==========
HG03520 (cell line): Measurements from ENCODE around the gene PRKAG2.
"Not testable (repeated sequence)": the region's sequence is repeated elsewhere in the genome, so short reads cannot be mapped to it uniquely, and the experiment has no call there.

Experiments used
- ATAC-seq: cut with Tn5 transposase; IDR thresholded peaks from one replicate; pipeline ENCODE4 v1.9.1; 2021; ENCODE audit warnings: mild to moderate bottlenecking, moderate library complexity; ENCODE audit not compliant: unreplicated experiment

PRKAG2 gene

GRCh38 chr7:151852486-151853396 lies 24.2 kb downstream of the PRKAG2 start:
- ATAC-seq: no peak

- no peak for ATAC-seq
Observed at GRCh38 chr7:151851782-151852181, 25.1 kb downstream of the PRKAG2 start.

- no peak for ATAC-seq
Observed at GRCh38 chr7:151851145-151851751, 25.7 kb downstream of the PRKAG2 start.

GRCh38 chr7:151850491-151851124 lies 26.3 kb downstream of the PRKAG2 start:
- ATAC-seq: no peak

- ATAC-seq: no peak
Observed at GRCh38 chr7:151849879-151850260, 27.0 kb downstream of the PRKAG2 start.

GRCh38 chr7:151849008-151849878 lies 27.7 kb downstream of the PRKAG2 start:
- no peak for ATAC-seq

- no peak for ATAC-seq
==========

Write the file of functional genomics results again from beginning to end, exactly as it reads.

HG03520 (cell line): Measurements from ENCODE around the gene PRKAG2.
"Not testable (repeated sequence)": the region's sequence is repeated elsewhere in the genome, so short reads cannot be mapped to it uniquely, and the experiment has no call there.

Experiments used
- ATAC-seq: cut with Tn5 transposase; IDR thresholded peaks from one replicate; pipeline ENCODE4 v1.9.1; 2021; ENCODE audit warnings: mild to moderate bottlenecking, moderate library complexity; ENCODE audit not compliant: unreplicated experiment

PRKAG2 gene

GRCh38 chr7:151852486-151853396 lies 24.2 kb downstream of the PRKAG2 start:
- ATAC-seq: no peak

- no peak for ATAC-seq
Observed at GRCh38 chr7:151851782-151852181, 25.1 kb downstream of the PRKAG2 start.

- no peak for ATAC-seq
Observed at GRCh38 chr7:151851145-151851751, 25.7 kb downstream of the PRKAG2 start.

GRCh38 chr7:151850491-151851124 lies 26.3 kb downstream of the PRKAG2 start:
- ATAC-seq: no peak

- ATAC-seq: no peak
Observed at GRCh38 chr7:151849879-151850260, 27.0 kb downstream of the PRKAG2 start.

GRCh38 chr7:151849008-151849878 lies 27.7 kb downstream of the PRKAG2 start:
- no peak for ATAC-seq

- no peak for ATAC-seq